Vincent’s parents and youngest siblings, Cor and Willemien, moved to Etten, Netherlands in the fall of 1875 when he and Theo were working for the Goupil Art Trade Company. The family lived in the church rectory near the center of town. Van Gogh spent time with them there during the Christmas holiday in 1876 and again in 1878 in order to save money.
Van Gogh had not succeeded as an art dealer or as a teacher and preacher. However, during his time in the mining village of Wasmes, Belgium the young preacher began studying and drawing the mining families. Van Gogh had moved to Brussels to study art in a more academic setting; however, Brussels was an expensive place to be, so in April 1881, during an economic downturn in the municipality, Van Gogh moved to Etten for a brief period and lived with his family.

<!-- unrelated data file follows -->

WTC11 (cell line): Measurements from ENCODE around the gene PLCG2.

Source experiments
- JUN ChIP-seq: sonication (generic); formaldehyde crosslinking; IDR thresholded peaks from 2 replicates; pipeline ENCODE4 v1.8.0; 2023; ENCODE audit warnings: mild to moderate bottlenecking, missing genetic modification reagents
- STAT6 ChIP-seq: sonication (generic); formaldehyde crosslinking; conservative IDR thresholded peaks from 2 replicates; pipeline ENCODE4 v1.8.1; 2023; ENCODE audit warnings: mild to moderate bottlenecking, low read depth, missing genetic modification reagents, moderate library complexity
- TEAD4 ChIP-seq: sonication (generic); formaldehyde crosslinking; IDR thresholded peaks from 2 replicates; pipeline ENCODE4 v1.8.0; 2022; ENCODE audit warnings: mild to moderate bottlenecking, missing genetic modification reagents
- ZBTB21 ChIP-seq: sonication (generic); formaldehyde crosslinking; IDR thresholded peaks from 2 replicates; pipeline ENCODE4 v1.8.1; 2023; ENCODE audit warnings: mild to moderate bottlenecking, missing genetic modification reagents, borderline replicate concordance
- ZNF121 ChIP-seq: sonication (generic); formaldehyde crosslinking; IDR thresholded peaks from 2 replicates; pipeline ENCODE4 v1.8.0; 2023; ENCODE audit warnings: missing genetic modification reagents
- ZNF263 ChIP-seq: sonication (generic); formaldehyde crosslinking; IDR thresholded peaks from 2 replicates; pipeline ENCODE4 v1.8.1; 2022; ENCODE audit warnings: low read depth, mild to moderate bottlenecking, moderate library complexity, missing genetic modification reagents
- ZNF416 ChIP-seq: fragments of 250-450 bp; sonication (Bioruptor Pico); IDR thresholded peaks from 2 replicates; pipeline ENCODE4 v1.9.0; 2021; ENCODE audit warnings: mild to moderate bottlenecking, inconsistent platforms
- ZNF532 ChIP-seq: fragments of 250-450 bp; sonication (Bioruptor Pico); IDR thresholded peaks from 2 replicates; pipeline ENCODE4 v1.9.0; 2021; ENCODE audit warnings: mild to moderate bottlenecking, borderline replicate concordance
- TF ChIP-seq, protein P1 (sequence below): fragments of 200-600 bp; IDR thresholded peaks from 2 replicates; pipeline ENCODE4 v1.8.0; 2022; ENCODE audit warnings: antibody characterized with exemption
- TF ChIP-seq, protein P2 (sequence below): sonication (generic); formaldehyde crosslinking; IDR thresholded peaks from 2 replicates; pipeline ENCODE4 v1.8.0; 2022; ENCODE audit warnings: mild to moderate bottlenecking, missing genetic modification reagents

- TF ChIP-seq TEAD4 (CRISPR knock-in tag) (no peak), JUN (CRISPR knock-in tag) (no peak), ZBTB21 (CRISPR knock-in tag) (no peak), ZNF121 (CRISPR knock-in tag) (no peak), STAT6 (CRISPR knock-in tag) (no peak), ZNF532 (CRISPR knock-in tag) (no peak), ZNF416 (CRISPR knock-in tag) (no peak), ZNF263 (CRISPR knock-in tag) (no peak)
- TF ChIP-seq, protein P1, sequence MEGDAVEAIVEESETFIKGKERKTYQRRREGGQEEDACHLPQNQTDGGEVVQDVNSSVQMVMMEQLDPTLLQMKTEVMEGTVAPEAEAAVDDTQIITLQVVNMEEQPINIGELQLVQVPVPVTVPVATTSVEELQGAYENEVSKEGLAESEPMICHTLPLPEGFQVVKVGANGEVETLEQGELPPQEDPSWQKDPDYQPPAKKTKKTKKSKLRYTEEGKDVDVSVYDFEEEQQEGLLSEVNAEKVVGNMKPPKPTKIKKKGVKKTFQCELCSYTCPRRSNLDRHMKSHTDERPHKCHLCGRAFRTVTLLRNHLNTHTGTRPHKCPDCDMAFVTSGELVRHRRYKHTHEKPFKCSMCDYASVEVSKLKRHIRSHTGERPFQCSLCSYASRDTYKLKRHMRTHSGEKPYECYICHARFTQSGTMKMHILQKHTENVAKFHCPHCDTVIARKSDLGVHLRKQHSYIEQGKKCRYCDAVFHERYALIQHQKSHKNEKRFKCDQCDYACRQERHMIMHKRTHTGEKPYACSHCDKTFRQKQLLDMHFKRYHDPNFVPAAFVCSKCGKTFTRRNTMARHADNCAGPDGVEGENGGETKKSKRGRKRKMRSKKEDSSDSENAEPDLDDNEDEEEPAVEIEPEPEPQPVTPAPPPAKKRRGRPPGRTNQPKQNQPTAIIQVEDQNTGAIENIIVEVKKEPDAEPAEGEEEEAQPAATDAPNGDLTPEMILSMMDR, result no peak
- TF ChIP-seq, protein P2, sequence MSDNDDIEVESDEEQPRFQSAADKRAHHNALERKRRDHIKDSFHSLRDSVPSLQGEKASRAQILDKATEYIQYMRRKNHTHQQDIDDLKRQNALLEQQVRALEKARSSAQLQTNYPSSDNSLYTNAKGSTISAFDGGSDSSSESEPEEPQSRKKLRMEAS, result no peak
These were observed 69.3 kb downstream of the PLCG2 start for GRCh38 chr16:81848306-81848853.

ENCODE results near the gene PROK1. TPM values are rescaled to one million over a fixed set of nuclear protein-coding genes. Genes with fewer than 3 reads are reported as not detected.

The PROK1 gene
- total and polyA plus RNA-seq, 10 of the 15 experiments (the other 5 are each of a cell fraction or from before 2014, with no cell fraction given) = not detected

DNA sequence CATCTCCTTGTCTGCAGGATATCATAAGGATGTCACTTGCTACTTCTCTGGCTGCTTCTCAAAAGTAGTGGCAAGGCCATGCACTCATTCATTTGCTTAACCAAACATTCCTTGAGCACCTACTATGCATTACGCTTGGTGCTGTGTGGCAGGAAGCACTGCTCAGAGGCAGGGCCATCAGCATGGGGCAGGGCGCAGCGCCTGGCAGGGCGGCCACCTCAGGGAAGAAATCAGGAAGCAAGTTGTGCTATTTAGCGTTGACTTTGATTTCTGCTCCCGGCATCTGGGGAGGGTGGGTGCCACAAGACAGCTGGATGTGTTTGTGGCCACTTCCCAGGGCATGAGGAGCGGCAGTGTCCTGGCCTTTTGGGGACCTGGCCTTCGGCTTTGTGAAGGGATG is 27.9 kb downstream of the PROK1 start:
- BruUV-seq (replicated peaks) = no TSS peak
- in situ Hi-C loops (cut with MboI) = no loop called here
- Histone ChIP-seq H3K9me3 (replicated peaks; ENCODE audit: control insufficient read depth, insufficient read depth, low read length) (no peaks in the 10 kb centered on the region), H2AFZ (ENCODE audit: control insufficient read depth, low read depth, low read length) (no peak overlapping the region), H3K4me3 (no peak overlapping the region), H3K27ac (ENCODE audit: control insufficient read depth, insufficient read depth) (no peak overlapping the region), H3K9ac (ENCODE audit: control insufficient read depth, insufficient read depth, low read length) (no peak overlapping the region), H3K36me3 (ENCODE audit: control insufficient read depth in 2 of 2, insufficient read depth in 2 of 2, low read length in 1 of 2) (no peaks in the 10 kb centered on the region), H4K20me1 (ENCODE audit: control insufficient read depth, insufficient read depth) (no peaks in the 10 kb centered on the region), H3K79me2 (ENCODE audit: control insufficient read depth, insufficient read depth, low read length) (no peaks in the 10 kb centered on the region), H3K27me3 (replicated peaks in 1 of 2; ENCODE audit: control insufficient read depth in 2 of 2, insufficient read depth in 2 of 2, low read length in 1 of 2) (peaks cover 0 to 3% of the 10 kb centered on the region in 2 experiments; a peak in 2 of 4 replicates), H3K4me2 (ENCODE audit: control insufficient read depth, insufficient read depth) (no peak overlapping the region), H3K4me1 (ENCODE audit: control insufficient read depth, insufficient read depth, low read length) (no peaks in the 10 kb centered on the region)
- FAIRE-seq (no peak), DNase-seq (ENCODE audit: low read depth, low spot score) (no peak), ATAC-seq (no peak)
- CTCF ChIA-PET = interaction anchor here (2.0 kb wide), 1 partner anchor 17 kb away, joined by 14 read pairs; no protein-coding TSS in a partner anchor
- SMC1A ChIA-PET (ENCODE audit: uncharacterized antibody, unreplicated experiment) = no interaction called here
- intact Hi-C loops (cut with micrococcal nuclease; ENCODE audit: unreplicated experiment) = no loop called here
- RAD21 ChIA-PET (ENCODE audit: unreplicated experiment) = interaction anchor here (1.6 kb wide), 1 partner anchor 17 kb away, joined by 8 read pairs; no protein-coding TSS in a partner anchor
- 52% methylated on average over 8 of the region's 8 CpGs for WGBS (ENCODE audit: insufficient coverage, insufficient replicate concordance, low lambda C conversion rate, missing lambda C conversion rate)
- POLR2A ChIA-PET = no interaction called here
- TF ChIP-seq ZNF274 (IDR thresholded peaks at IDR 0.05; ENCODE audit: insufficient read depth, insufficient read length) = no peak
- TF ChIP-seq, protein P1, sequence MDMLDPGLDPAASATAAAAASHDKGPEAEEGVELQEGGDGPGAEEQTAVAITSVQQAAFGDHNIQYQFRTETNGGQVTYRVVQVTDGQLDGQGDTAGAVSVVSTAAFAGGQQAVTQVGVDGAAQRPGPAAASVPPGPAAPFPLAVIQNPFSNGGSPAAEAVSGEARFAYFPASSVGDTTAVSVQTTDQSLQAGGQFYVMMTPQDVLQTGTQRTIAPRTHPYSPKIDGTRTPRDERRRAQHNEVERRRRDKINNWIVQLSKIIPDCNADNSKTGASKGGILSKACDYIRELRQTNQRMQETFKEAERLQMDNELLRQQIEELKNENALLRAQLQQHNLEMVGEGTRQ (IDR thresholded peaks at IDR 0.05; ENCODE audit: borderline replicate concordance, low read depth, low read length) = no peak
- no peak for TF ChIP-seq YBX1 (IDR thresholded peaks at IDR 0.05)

During his brief stay in Etten, Van Gogh continued drawing and often used his neighbors as his models. The landscape surrounding Etten inspired the new artist. Drawings produced during this period include local peasants and laborers performing everyday tasks.
In May of 1881, Van Gogh wrote his brother, Theo, saying,
“Every day that it does not rain, I go out in the fields, generally to the heath. I make my studies on a rather large scale, like the few you saw at the time of your visit; so I have done, among other things, a cottage on the heath, and also that barn with a thatched roof on the road to Roozendaal, which locally they call the Protestant barn.
You will perhaps remember what I mean.
Then the mill right opposite it, in the meadow, and the elm trees in the churchyard.
And another of woodcutters, busy on a wide patch of ground where a large pine tree has been cut down. I also try to draw the implements, such as a wagon, plough, harrow, wheelbarrow, etc., etc.
The one with the woodcutters turned out best of all, and I think you would like it.”
Following an argument with his father in December of 1881, Van Gogh left his parents’ house in Etten for The Hague to begin more serious artistic studies.